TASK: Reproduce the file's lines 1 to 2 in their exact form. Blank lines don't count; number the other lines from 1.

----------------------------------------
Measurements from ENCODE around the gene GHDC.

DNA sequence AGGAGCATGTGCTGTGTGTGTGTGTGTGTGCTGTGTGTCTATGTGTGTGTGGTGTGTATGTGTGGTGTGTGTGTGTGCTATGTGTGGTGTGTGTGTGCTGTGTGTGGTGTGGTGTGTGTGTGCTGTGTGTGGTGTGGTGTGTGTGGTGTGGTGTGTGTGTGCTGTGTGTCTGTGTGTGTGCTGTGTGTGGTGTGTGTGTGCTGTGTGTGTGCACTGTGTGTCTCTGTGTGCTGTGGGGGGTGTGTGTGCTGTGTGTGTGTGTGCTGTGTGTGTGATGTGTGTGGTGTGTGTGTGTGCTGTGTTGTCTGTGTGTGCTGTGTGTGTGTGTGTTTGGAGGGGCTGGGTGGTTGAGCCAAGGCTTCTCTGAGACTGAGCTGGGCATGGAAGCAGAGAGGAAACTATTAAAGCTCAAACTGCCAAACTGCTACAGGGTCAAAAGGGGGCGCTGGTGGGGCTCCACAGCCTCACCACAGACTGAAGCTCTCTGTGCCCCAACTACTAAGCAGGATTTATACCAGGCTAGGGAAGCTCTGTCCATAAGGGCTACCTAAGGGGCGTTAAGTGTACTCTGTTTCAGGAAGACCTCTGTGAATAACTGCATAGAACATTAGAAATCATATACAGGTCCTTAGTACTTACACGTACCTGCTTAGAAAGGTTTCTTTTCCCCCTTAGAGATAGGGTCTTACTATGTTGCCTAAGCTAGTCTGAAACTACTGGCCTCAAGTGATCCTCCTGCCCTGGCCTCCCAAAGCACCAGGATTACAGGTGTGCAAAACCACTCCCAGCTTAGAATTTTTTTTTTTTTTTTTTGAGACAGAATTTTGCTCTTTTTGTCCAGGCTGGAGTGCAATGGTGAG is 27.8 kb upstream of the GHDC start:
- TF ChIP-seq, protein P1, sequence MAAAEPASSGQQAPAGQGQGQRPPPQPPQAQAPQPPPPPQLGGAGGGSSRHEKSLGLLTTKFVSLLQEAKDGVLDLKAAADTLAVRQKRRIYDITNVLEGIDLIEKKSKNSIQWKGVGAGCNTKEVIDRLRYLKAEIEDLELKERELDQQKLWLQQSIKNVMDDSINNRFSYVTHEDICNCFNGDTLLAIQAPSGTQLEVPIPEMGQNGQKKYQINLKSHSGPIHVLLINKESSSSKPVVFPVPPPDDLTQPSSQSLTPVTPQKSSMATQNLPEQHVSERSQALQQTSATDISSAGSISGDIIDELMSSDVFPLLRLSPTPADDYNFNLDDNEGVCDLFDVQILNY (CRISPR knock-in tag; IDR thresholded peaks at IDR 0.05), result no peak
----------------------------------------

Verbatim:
Measurements from ENCODE around the gene GHDC.

DNA sequence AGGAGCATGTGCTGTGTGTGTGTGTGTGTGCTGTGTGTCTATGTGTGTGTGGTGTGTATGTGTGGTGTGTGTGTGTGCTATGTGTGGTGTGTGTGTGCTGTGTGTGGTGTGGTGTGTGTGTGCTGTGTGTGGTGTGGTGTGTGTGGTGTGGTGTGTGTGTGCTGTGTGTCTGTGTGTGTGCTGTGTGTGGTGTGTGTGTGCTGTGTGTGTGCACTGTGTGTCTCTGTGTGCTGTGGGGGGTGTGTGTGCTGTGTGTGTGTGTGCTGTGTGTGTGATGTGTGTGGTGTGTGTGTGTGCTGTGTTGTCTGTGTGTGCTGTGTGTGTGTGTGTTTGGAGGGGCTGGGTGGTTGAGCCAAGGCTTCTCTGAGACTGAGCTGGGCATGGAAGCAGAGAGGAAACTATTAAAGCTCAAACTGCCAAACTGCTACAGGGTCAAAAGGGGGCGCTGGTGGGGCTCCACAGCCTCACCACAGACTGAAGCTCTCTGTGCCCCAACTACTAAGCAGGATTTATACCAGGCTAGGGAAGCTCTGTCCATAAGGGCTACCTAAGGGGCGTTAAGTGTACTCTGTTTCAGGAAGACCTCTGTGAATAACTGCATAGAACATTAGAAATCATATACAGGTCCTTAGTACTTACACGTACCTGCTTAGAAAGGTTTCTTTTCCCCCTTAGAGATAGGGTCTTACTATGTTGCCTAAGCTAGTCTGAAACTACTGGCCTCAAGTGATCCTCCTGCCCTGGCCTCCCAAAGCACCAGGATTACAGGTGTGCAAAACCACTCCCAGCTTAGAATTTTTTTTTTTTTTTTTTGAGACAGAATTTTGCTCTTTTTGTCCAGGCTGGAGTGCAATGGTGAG is 27.8 kb upstream of the GHDC start: